- Coronel-Ferrer, Miriam. 2002. Philippines National Unification Commission: National Consultation and the ‘Six Paths to Peace.’ In Owning the Process: Public Participation in Peacemaking, Accord, vol. 13, ed. Catherine Barnes. London: Conciliation Resources. Available at www.c-r.org/accord/peace/accord13/phi.htm. Accessed 18 June 2018.
- Ear, Chariya. 2010. Cambodia’s Rural Communities and Social Capital Formation: Lessons Learned from Tram Kak District, Takeo Province. Master’s Disseration, Tokyo: University of Tokyo.Google Scholar
- Gottesman, Evan. 2004. Cambodia After the Khmer Rouge: Inside the Politics of Nation Building. New Haven: Yale University Press.Google Scholar
- Heder, Stephen. 1999. Pol Pot at Bay: People’s War and the Breakdown of the 1991 Paris Agreements. PhD, School of Oriental and African Studies, University of London.Google Scholar
- Hughes, Caroline. 2001. The Political Economy of Cambodia’s Transition, 1991–2001. London and New York: Routledge Curzon.Google Scholar
- Kiernan, Ben. 1992. Behind the Peace Agreement in Cambodia. Viet Nam Generation Journal & Newsletter 3 (4). Available at http://www2.iath.virginia.edu/sixties/HTML_docs/Texts/Scholarly/Kiernan_Peace_Agreement.html. Accessed 2 June 2017.
- Kiernan, Ben. 2002. The Pol Pot Regime: Race, Power, and Genocide in Cambodia Under the Khmer Rouge, 1975–1979. New Haven: Yale University Press.Google Scholar
- Kim, Dongyeob. 2017. Philippines Bangsamoro Islam Jeongdang-ui Jangrae: Lanao Del Sur-ui Ompia-dang-I Namgin Gyihun-ul Jungsim-uro (The Future of Islamic Political Parties in Bansamoro, Philippines: Lessons from Ompia Party in Lanao Del Sur). In Dong-nam-a-ui Islam-hua: Indonesia, Malaysia, the Philippines, Vietnam-esuui Jeongchi, Sahoemunhua-ui Dayangsung-gua Galdung (The Islamization in Southeast Asia: Political, Social and Cultural Diversity and Conflicts in Indonesia, Malaysia, the Philippines, and Vietnam), ed. Hyungjun Kim and Seokjun Hong, 167–219. Seoul: Nulmin.Google Scholar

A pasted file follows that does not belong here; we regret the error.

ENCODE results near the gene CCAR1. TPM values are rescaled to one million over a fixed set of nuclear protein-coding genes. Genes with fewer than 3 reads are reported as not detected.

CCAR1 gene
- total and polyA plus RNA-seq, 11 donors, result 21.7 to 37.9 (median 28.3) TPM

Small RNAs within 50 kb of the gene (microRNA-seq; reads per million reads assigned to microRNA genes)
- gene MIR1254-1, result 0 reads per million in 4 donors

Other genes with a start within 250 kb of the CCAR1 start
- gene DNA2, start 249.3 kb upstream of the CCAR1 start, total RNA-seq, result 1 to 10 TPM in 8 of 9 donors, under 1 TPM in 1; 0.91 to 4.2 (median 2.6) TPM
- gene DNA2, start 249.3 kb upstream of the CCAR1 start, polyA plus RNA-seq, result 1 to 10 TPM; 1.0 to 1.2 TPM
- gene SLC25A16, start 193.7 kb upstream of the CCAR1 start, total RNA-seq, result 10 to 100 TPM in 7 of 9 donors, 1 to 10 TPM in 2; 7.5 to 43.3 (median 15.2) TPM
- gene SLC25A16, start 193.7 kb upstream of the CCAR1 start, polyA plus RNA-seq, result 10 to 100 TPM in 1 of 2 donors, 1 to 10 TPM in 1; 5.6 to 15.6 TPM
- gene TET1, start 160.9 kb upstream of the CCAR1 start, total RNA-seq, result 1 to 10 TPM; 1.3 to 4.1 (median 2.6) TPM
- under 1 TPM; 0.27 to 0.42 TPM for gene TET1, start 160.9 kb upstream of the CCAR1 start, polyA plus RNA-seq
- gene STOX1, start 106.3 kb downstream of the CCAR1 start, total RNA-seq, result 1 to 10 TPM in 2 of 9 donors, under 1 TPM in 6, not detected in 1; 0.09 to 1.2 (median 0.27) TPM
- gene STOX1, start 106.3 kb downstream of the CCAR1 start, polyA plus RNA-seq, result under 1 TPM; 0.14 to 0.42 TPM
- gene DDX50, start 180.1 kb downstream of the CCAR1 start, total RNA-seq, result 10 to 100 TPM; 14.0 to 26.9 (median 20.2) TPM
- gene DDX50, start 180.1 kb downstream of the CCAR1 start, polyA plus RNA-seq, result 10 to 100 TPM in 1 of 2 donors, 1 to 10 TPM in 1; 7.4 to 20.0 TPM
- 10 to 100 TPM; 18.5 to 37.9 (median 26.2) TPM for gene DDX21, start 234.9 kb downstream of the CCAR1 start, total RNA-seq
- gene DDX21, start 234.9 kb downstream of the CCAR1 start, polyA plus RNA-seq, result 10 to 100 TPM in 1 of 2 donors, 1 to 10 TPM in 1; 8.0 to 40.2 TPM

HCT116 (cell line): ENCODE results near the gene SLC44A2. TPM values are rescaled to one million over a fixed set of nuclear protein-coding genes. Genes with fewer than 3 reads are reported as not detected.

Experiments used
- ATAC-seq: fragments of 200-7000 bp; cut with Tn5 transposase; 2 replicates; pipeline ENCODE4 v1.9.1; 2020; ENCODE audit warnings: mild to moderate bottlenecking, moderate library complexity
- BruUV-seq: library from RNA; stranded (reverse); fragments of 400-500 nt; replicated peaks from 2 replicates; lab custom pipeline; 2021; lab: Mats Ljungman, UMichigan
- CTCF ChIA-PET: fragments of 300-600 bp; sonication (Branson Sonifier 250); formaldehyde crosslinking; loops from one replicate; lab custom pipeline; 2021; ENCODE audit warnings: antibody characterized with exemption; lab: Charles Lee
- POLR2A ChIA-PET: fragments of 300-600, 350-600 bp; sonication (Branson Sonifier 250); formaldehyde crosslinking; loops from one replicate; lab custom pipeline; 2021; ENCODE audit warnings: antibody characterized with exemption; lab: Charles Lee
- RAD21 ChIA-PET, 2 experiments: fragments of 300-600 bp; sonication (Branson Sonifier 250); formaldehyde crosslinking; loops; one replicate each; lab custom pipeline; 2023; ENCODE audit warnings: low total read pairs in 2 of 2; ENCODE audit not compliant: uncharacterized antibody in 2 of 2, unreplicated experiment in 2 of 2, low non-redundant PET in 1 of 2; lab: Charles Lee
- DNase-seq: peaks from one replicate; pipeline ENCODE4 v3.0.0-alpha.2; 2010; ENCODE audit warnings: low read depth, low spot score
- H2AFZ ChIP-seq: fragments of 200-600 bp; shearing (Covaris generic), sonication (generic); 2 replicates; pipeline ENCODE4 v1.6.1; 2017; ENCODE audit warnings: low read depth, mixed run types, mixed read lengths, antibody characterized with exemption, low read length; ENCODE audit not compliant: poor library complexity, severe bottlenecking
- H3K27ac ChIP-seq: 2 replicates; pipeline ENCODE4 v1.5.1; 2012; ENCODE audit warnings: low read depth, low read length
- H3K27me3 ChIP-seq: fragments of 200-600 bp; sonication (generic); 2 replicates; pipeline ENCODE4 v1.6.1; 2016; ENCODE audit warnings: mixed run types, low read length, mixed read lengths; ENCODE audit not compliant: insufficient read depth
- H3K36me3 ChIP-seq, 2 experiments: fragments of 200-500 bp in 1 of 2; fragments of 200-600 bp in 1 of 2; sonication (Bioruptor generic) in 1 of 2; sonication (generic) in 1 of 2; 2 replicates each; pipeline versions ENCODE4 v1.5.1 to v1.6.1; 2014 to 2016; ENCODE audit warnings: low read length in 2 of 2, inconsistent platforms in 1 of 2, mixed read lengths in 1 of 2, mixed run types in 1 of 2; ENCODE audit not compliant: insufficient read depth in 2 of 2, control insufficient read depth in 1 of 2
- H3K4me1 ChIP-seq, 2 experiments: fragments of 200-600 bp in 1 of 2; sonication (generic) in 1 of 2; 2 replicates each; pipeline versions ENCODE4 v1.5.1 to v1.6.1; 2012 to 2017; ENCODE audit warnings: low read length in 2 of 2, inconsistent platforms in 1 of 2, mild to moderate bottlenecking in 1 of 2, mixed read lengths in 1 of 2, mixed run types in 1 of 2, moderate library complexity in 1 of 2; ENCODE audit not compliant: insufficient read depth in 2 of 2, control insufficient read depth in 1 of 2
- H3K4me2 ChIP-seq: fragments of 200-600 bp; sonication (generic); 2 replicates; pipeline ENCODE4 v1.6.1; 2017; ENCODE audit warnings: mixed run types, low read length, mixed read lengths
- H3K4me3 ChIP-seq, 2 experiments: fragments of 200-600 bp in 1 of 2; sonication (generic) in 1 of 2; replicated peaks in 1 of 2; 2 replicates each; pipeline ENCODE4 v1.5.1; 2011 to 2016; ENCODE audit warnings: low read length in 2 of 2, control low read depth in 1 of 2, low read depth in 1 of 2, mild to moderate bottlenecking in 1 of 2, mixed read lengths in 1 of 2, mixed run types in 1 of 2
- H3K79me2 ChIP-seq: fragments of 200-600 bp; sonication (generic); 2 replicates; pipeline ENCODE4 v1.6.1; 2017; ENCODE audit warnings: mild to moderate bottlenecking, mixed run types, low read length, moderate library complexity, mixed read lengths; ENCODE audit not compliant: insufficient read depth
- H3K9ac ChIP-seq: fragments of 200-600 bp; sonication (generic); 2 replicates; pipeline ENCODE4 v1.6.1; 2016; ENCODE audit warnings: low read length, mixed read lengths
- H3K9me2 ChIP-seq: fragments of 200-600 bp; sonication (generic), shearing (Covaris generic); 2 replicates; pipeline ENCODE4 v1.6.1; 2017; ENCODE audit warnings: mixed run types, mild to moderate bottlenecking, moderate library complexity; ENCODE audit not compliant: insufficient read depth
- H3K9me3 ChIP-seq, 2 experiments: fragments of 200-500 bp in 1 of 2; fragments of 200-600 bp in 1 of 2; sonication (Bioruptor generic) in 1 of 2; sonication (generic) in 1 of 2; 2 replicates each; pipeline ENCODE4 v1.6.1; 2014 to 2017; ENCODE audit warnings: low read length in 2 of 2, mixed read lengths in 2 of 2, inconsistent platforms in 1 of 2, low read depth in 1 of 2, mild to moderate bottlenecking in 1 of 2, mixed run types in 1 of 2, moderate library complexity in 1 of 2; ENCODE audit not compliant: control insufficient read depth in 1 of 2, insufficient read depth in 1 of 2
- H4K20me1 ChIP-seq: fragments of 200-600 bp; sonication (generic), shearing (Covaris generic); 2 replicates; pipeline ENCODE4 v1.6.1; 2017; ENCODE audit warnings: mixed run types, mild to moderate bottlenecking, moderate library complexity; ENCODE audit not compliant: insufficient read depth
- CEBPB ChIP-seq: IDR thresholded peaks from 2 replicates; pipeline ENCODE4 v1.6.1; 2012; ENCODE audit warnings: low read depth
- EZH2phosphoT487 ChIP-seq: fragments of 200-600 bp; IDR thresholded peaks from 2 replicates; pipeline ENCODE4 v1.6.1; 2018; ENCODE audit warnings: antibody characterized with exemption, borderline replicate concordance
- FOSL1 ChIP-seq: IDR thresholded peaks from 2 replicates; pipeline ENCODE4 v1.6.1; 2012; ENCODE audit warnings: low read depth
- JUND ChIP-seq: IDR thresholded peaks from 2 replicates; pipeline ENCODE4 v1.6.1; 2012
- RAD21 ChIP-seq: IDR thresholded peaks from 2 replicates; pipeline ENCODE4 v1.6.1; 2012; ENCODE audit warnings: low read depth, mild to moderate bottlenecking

- Lee, SungYong, and Wookbeom Park. 2015. Nurturing Local Voice: The UNDP’s Local Empowerment Programmes in Cambodia. In Local Ownership in International Peacebuilding: Key Theoretical and Practical Issues, ed. SungYong Lee and Alpaslan Özerdem, 135–155. London and New York: Routledge.CrossRefGoogle Scholar
- Luco, Fabienne. 2002. Between a Tiger and a Crocodile. Phnom Penh: UNESCO.Google Scholar
- Malena, Carmen, and Kristina Chhim. 2009. Linking Citizens and the State: An Assessment of Civil Society Contributions to Good Governance in Cambodia. New York: World Bank.Google Scholar
- McKirdy, Euan, and Ivan Watson. 2017. Former Abu Sayyaf Fighter Warns Worse to Come in the Philippines. CNN, July 2. Available at https://edition.cnn.com/2017/07/02/asia/former-abu-sayyaf-militant-abu-jihad/index.html. Accessed 15 Mar 2018.
- Neher, Clark. D., and Ross Marlay. 1995. Democracy and Development in Southeast Asia: The Winds of Change. Boulder: Westview Press.Google Scholar
- Rodil, B.R. 1994. The Minoritization of the Indigenous Communities of Mindanao and the Sulu Archipelago. Manila: Alternative Forum for Research in Mindanao.Google Scholar
- Rood, Steven. 2005. Forging Sustainable Peace in Mindanao: The Role of Civil Society—Policy Studies 17. Washington, DC: East-Weste Center.Google Scholar
- Sihanouk, Norodom. 2005. Shadow Over Angkor, 254–255. Phnom Penh: Monument Books, Osborne, 1994.Google Scholar
- Sivhouch, Ou, and Kim Sedara. 2013. 20 Years’ Strengthening Civil Society: Time for Reflection. Phnom Penh: CDRI.Google Scholar
- Slocomb, Margaret. 2004. The People’s Republic of Kampuchea: The Revolution After Pol Pot. Seattle: University of Washington Press.Google Scholar
- Tiu, Marcario. 2013. Davao: Reconstructing History Text Memory. Manila: Ateneo de Davao University.Google Scholar
- Torres III, Wilfredo Magno (eds.). 2007. Rido: Clan Feuding and Conflict Management in Mindanao. Manila: Ateneo de Manila Press.Google Scholar